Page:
Collin County Regional Airport Starts New Flight Control Tower
Construction starts this month on a new flight control tower as part of a $71-million capital improvement program that began in 2002 to improve infrastructure needs at the Collin County Regional Airport in McKinney.
The CCRA plans to break ground this month on the new tower. At press time, the contract for the project had not been awarded.
The general aviation airport opened 30 years ago, and now has more than 20,000 visitors arriving at the airport each year. It caters to private aviation with a niche for accommodating upscale business aircraft.
“We are the only business-class airport in Collin County,” Ken Wiegand, executive director for the McKinney Airport Development Corp., told Texas Construction. “Because of the number of corporate headquarters and the fact that Collin County is one of the richest counties in the state, we know the demand will grow.”
The CCRA started with a 4,000-ft runway and now has a 7,000-ft runway. As part of a master plan, about 100 acres of land to add to the airport were purchased. Three new taxilanes will be planed on that land.
“While a runway is like an interstate highway, a taxiway is like the access road and taxilanes are like avenues and streets to get to places,” Wiegand says.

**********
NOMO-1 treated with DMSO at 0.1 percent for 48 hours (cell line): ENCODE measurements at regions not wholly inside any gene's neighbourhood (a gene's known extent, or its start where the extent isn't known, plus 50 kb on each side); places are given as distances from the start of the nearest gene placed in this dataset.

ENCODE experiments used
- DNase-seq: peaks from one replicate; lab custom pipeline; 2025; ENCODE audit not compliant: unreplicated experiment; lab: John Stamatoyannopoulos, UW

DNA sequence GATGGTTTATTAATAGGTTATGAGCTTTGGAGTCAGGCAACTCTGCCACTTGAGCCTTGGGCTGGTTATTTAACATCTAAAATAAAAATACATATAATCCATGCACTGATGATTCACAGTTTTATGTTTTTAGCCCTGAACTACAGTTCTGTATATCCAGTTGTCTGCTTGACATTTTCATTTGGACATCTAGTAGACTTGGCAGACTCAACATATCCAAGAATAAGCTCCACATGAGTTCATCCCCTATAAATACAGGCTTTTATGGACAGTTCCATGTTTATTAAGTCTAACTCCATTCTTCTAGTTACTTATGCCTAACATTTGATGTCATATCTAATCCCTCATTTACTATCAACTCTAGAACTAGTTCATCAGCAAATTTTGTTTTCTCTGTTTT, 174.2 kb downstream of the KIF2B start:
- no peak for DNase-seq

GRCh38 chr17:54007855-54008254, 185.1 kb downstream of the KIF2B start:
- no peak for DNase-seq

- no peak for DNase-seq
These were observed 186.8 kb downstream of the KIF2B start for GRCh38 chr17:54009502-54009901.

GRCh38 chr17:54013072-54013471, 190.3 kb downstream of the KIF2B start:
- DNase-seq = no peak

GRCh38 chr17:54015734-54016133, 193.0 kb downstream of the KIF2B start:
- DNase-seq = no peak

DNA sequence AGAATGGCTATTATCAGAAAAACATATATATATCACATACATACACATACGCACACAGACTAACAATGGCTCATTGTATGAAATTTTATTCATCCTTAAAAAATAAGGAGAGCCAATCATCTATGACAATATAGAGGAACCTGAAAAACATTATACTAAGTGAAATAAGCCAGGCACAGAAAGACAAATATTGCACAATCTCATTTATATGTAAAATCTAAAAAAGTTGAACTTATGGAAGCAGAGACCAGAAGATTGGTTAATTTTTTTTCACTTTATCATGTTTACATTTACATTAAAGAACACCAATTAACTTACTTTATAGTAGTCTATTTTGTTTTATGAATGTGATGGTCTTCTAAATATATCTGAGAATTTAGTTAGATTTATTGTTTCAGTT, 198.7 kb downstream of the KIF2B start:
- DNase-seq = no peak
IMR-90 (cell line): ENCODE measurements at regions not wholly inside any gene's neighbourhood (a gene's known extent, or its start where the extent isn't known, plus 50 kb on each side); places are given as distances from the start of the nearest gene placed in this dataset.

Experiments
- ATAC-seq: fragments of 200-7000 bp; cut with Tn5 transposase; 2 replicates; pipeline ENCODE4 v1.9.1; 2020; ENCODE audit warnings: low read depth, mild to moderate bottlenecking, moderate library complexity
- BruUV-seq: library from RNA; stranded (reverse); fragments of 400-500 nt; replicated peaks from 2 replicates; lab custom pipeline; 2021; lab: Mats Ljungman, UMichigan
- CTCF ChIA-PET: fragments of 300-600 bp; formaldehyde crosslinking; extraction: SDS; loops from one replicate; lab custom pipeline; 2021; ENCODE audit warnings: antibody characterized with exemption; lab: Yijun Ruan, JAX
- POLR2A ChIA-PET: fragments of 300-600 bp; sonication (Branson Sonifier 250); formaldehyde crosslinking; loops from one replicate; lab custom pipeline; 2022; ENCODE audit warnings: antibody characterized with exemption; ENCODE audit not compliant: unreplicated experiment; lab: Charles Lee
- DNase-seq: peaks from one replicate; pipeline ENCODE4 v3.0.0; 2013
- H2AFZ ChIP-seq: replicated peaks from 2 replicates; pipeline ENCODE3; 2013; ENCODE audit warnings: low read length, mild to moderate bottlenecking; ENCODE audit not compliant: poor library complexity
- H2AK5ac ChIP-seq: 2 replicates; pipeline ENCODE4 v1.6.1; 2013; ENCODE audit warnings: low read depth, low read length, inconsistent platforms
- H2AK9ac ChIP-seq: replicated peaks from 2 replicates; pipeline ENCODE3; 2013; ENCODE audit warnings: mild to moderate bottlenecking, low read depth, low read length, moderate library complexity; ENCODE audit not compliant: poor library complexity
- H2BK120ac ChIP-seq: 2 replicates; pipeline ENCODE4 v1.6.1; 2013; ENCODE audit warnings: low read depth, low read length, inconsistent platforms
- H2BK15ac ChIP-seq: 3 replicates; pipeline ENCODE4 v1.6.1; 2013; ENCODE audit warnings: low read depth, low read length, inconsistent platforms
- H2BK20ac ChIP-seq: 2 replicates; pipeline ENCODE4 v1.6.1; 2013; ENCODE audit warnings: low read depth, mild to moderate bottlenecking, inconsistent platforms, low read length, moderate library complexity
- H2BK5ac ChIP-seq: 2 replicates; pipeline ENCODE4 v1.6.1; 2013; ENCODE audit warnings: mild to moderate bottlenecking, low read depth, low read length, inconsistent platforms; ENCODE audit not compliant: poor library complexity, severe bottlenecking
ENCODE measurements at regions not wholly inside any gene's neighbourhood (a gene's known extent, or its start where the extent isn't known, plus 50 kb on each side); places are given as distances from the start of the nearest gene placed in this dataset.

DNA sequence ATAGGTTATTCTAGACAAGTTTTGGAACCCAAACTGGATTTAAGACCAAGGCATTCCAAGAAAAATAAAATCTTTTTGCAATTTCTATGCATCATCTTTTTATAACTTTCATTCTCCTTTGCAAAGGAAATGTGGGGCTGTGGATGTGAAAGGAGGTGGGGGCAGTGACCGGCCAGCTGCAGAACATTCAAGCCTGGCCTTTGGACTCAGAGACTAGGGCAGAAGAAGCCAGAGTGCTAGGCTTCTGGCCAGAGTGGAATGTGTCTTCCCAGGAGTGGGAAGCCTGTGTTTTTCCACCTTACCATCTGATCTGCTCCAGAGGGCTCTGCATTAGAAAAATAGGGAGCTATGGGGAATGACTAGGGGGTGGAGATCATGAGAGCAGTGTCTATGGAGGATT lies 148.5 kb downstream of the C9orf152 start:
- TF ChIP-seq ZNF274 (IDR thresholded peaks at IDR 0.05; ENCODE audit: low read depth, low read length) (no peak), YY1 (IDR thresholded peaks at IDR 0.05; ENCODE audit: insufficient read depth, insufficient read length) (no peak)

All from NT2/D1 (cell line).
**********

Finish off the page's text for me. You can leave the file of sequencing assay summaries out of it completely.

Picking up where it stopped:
While the runway and taxiways meet federal standards, Wiegand says airport officials believe they are too close together to support large aircraft.
“We planned and got funding to make improvements. We will have a replacement runway that will take the place of the runway we just rehabilitated. It is a three-year project with a $57-million price tag,” Wiegand said.
It marks the largest single aviation project Texas Department of Transportation has ever initiated, he adds. The city and its funding agencies put up $7 million to make the runway wider than federal government requirements. Doing so now will save money down the road, he says. The runway will be able to accommodate larger aircraft when completed in 2012.
“We believe the new runway will attract a lot of attention from the community and operators,” he says. “It will meet the commercial standard of being 150-ft wide, 7,000-ft long as well as a 1,000-ft extension in the future, at least.”
About two years ago, the airport finished a $6-million rehabilitation “white-topping” project.
“We found that over time the larger aircrafts operating off our runway were deteriorating the surface pretty badly,” Wiegand says. “We put 13 in. of concrete over a repaired asphalt runway and what we have today is a modern runway that can handle a Boeing 737.”
He says that doing the overlay “saved millions of dollars in reconstruction” because there is no need to “go back in and tear out the runway and completely rebuild from scratch. The project also came in under budget and on time.”
White-topping has only been done to one other general aviation airport in Texas to date, he adds.